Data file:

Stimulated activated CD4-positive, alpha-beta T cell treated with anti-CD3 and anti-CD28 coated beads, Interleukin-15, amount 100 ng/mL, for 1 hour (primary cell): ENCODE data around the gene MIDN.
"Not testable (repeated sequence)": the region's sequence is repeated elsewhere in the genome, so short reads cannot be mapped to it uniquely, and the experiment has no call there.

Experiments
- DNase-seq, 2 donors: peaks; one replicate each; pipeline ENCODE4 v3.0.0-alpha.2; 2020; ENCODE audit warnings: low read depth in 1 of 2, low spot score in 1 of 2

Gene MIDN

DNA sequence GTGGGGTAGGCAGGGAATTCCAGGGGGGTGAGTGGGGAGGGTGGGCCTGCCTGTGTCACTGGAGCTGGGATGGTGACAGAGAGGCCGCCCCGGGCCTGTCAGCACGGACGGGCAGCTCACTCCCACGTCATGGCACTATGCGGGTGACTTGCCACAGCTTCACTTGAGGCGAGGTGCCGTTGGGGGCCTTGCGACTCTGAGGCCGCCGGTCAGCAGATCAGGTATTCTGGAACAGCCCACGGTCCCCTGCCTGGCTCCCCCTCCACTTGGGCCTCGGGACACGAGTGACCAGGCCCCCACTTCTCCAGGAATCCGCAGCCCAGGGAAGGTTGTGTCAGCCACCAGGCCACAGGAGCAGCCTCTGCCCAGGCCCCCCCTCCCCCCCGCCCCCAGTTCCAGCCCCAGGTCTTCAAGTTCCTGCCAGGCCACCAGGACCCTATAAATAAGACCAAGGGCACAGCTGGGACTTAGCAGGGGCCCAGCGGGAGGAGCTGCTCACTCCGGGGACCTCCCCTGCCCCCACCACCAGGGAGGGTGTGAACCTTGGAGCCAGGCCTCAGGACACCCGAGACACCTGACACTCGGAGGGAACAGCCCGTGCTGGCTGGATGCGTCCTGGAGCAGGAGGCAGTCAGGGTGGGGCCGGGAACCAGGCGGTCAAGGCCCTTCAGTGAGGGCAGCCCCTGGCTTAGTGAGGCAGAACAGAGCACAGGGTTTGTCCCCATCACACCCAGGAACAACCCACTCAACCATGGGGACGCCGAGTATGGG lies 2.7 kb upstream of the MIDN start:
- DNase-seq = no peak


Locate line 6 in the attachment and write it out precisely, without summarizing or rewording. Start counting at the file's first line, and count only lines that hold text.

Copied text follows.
DNA sequence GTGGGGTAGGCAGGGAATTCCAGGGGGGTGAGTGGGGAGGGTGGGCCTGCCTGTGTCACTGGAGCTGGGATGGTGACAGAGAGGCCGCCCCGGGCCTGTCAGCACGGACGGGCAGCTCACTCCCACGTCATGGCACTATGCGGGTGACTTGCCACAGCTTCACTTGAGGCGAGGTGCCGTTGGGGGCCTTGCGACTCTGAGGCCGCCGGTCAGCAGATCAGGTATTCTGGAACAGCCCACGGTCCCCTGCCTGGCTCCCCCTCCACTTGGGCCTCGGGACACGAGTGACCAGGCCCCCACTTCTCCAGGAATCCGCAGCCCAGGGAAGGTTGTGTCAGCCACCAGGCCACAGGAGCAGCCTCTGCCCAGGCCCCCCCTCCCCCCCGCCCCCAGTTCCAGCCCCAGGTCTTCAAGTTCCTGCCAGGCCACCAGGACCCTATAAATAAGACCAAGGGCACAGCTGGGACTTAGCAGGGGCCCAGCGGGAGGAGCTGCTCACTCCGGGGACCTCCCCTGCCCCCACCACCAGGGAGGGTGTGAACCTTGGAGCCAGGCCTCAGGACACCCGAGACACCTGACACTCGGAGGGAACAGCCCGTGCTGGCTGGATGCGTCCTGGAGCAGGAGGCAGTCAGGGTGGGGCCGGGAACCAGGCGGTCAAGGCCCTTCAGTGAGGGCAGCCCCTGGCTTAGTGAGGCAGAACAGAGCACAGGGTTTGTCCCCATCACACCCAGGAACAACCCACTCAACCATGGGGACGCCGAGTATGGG lies 2.7 kb upstream of the MIDN start: